Will add two rose bushes, one or two tomatoes and one or two pots of dukes and such that can grow on mini-trellises in a while.
Turkeys, Canada geese and deer are abundant in my large gated/fenced community, but I have no responsibility for the grounds, so don’t even look to see what they are eating!
Colder and less rainy than usual this time of the year in the Bay Area, but nothing like the frigid temps on the east coast, which I do not miss!
A flock of turkeys is called a “rafter.”
Nature Notes of an Edwardian Lady I have this book and year ago Noritake made a china set with the drawings and sayings. I have the whole set, love it. Thanks for sharing your garden.
Oh your photos are sensational. You must have a beautiful property. It is nice living out in “the sticks” I could never enjoy city life. I love the foxes and all of the birds, and the deer. I dump all of my sewing scraps from my cutting table, into the woods across the street for the animals. I always find a time to do it with the kids next door and we pick a good spot each time. Then we like to imagine what the birds and the squirrels will do with all of the soft bits. Gosh, I must do this again soon, I have two full bags and the last dump was early last Fall. I better plan a day with those kiddos. The neighbor has five, but the three youngest are usually the ones interested.
All of the kids are growing up here. growing up going to college and moving out. The good thing is all of us are getting old and help each other, and a few of us lucky ones are enjoying grandkids to play in the woods and view nature.
Your new book looks great. Now I want one
Great post today, as always. I haven’t had luck with Amarillys but growing rosemary here is very simple, and thety survive the cold winter, grow even in poor soil, and don’t like fertilizer. I nearly killed off my rosemary bed one year when I used fertilizer on them. They love full sun outdoors. At least that has been my experience with these hardyj, evergreen, delightful plants. :o)
I love seeing all your winter birds…I should do more to attract them. LOL!! I harvested marigold seeds….hoping they take in the spring?? (I honestly have no idea what I”m doing with them…LOL) Anyhooo….what happened to your snow? I thought for sure you’d have some. How are the fire quilts progressing??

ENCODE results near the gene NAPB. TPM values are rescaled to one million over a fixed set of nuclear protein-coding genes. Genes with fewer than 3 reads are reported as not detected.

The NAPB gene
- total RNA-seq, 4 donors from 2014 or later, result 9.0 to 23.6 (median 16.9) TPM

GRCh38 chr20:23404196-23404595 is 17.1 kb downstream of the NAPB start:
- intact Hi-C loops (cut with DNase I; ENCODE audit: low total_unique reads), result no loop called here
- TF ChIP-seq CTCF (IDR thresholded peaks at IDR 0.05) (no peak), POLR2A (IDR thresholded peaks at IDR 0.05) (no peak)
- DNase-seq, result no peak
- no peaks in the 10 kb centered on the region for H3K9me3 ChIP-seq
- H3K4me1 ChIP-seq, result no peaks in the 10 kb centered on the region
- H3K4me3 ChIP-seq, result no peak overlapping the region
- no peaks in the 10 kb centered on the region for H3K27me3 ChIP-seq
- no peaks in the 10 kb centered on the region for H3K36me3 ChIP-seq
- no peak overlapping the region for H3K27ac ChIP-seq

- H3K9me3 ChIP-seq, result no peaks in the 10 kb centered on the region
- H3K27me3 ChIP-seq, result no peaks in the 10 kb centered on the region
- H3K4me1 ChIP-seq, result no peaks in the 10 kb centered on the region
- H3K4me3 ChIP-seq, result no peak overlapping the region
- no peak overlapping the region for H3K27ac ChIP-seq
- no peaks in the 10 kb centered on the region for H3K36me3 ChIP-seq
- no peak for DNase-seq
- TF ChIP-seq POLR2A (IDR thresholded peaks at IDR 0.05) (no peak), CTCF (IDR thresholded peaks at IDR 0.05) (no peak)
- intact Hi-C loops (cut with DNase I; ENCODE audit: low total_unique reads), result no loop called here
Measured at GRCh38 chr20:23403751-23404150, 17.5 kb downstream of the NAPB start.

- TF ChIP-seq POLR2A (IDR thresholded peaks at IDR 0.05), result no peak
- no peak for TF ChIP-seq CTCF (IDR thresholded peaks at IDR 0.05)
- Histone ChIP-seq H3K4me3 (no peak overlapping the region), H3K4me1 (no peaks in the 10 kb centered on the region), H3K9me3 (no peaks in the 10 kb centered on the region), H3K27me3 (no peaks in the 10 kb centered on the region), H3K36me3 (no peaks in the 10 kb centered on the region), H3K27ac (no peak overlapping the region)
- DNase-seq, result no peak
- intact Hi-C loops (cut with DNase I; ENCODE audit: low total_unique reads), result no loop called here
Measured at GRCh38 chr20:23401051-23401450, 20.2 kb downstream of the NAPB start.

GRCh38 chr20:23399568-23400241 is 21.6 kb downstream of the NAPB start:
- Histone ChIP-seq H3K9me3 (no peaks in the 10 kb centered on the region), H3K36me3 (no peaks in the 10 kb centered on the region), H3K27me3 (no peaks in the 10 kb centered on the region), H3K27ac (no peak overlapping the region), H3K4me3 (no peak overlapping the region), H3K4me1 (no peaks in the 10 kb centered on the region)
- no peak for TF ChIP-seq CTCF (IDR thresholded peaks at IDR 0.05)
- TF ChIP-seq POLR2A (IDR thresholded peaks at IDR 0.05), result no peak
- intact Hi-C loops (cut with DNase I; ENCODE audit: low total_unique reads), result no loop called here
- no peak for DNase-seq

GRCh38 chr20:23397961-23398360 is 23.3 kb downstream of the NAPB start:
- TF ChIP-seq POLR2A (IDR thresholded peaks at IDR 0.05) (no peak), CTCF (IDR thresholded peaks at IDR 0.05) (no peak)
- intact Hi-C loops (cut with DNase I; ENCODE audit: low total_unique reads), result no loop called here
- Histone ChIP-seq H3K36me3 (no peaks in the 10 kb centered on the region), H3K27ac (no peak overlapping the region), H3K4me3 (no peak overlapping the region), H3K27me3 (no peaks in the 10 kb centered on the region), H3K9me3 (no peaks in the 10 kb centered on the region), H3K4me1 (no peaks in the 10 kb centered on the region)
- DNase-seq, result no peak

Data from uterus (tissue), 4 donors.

Hi Carole, yes, our gardens in New Zealand have reached the mid summer point. Lots of deadheading and starting to get that hot dry look. We have had very little rain here,so are only allowed to water every second day with hand held hoses only. Our gardens stay in all year round as in my region we very rarely get snow. Love my garden too.
I so enjoy reading your posts …. seeing your birds, and seeing what you’re growing! Thank you, Carole!
Your rosemary looks so much happier than mine!
Hi Carole. I find it so interesting reading how you manage your garden, with your winters. Here in South Australia (“the driest state in the driest continent “) we have a bounty of summer vegetables and fruit. I even have lots of big pumpkins already, about 2 months early this year. On Saturday we had a maximum temp of 41C, about 105F. There are a few wilted leaves on the vegetables, but the plants are well mulched and deep watered, and will recover with a day or two of cooler weather, before the next onslaught. We have a very large garden, with flowers somewhere, and birds, all year. We are very lucky. Pauline
This Christmas I bought my mum and myself amaryllis bulbs. It’s our first try. I hope it succeeds this year and for years to com.=e.
I am enjoying a vacation from our garden. We have had so much company that I haven’t even glanced at the garden for weeks. It didn’t help that during the really cold weather, we kept the drapes drawn over the sliding glass doors. I enjoyed the photos of your birds and turkeys. Beautiful!
Even though I am an avid gardener, I kill almost all plants inside. Thank goodness our plants stay outside in Winter. The day you wrote this post, it was 45ºC (113ºF) here, with only slightly cooler days on either side. We are watering like mad to keep everything alive. I enjoyed looking at the photos of your birds. The birds here are appreciating our bird baths.
Have been hibernating mostly doing some of my projects. Enjoyed seeing your pictures of all your birdie friends. Those woodpeckers are rascals like our squirrels. He has figured out how to use his longer neck and beak to his advantage hasn’t he? Guess you will have to figure something else to keep him out.
Please let me know how your rosemary does: I’ve killed so many every Christmas since I moved here! have no idea what the secret is. One lasted almost long enough to get it in the ground, but whoops! Grocery store ones, expensive nursery ones, it didn’t matter. I have a “dead” one in my car right now because I can brush it and it still smells good. Keep thinking I could probably take the needles for a spice jar, but haven’t been sure. Just letting it smell up my car! Has anyone saved the already dried needles for cooking or sachets?